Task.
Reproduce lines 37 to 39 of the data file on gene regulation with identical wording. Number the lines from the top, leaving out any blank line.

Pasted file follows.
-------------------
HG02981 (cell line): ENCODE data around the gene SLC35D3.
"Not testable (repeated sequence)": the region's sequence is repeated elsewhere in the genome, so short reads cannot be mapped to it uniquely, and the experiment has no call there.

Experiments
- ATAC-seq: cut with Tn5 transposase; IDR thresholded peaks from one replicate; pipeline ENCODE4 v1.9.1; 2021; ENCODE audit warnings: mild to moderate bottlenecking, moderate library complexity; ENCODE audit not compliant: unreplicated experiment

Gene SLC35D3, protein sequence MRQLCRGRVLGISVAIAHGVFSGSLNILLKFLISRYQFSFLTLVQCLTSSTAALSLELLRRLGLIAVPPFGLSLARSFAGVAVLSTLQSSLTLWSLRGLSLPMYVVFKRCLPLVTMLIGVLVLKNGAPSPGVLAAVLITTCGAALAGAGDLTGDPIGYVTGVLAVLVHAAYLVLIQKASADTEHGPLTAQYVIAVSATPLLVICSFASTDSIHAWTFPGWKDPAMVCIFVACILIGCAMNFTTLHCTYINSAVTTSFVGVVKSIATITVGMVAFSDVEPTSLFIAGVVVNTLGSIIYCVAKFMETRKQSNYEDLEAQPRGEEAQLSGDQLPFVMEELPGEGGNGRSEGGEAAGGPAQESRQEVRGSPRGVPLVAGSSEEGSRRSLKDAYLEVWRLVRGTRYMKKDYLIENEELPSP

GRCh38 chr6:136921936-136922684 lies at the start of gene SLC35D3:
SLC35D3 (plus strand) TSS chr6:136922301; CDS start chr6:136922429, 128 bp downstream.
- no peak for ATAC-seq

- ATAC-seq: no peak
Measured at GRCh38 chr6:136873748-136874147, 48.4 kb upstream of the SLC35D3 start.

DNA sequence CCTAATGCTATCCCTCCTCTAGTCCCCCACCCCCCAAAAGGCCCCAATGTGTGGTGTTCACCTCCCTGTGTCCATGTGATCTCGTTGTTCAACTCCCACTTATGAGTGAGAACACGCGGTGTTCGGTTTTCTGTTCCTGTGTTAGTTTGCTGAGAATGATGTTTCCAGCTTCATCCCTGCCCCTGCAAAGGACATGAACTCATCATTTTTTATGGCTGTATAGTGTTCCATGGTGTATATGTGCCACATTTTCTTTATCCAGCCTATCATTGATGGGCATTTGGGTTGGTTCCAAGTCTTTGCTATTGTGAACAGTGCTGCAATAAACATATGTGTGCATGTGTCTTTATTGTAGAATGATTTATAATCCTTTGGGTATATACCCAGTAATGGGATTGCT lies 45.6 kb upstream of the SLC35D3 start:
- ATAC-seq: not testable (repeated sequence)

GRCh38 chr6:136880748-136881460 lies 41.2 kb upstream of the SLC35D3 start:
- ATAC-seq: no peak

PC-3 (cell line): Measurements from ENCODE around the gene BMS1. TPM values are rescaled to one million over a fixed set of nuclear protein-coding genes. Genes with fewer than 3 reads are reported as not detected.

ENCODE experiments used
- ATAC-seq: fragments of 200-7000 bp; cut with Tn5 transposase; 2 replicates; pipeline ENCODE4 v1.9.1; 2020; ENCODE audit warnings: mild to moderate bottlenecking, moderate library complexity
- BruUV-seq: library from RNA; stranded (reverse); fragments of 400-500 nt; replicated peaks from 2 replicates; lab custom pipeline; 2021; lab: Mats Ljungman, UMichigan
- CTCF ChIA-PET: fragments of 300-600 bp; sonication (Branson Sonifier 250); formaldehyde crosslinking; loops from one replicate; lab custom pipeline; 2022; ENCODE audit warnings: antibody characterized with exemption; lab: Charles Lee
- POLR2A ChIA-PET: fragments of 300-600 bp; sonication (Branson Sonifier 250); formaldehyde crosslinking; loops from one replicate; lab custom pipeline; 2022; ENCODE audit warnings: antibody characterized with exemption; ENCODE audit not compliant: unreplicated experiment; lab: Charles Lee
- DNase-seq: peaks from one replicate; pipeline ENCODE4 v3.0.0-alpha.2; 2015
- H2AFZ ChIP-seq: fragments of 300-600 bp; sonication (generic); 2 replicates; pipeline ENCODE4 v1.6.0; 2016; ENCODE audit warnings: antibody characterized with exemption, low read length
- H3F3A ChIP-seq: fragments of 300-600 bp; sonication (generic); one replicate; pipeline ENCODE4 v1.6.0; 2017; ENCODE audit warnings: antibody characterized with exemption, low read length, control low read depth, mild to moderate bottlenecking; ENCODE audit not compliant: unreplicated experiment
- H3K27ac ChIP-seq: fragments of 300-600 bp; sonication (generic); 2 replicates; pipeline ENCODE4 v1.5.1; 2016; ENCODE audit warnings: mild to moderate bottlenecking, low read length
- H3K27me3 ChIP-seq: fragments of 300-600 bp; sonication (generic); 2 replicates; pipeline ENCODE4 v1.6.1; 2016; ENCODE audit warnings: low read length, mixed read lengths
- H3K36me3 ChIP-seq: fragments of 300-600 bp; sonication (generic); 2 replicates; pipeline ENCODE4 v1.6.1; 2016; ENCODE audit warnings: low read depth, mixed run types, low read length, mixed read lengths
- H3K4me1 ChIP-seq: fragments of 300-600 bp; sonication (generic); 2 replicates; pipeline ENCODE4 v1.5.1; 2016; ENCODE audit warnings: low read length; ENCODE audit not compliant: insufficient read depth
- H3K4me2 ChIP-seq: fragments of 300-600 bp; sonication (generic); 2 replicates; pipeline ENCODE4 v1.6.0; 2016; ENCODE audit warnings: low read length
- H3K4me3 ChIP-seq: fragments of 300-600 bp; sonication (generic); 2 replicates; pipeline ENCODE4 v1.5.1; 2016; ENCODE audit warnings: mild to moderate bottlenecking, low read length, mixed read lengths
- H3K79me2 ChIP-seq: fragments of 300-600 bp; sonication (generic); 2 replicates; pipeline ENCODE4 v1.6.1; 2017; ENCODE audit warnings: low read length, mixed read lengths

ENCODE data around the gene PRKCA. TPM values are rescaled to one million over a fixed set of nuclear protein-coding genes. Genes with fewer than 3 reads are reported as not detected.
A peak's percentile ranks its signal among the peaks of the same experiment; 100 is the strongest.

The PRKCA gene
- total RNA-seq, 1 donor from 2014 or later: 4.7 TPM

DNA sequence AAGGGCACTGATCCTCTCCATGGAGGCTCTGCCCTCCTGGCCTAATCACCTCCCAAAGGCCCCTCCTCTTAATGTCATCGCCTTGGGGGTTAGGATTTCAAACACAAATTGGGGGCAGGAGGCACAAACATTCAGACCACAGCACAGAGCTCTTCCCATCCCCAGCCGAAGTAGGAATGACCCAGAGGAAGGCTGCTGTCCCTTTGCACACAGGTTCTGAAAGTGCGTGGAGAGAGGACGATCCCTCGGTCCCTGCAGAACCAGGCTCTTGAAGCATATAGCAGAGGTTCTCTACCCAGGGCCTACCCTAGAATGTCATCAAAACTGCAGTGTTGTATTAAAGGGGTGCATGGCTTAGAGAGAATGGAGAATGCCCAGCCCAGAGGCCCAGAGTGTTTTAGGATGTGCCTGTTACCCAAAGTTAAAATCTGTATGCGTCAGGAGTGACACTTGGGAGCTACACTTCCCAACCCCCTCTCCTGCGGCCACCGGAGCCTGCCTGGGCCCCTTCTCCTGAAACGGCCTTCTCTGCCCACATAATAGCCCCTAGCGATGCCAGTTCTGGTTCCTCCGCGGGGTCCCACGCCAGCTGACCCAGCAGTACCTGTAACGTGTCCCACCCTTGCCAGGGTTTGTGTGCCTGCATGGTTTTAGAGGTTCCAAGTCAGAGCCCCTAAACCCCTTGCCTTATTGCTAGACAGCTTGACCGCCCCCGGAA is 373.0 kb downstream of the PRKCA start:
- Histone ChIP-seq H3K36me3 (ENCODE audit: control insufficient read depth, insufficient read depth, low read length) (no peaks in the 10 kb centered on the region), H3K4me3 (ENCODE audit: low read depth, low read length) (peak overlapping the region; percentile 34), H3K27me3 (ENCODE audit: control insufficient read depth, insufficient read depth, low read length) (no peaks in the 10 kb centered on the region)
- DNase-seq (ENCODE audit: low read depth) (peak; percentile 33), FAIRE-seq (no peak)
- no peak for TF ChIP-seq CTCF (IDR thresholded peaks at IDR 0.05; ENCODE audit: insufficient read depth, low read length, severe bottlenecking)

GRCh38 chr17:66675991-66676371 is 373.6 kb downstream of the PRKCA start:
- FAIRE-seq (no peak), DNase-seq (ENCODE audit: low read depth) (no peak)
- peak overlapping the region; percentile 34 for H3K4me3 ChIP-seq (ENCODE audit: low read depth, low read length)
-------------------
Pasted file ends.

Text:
- DNase-seq (ENCODE audit: low read depth) (peak; percentile 33), FAIRE-seq (no peak)
- no peak for TF ChIP-seq CTCF (IDR thresholded peaks at IDR 0.05; ENCODE audit: insufficient read depth, low read length, severe bottlenecking)

GRCh38 chr17:66675991-66676371 is 373.6 kb downstream of the PRKCA start: